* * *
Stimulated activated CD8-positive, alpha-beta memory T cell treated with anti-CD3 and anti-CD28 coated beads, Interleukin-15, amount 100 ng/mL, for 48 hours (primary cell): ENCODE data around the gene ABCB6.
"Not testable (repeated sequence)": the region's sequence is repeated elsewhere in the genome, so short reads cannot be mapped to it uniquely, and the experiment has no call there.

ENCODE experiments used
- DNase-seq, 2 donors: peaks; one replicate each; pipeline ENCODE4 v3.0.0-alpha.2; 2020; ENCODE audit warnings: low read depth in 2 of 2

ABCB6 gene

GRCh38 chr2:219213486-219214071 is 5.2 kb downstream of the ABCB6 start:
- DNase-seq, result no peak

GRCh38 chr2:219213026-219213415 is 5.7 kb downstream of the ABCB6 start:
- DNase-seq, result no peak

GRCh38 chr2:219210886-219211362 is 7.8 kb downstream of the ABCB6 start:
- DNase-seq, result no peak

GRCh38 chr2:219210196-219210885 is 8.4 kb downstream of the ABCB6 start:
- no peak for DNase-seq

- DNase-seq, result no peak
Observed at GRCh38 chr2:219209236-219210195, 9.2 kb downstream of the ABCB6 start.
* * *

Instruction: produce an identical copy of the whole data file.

Stimulated activated CD8-positive, alpha-beta memory T cell treated with anti-CD3 and anti-CD28 coated beads, Interleukin-15, amount 100 ng/mL, for 48 hours (primary cell): ENCODE data around the gene ABCB6.
"Not testable (repeated sequence)": the region's sequence is repeated elsewhere in the genome, so short reads cannot be mapped to it uniquely, and the experiment has no call there.

ENCODE experiments used
- DNase-seq, 2 donors: peaks; one replicate each; pipeline ENCODE4 v3.0.0-alpha.2; 2020; ENCODE audit warnings: low read depth in 2 of 2

ABCB6 gene

GRCh38 chr2:219213486-219214071 is 5.2 kb downstream of the ABCB6 start:
- DNase-seq, result no peak

GRCh38 chr2:219213026-219213415 is 5.7 kb downstream of the ABCB6 start:
- DNase-seq, result no peak

GRCh38 chr2:219210886-219211362 is 7.8 kb downstream of the ABCB6 start:
- DNase-seq, result no peak

GRCh38 chr2:219210196-219210885 is 8.4 kb downstream of the ABCB6 start:
- no peak for DNase-seq

- DNase-seq, result no peak
Observed at GRCh38 chr2:219209236-219210195, 9.2 kb downstream of the ABCB6 start.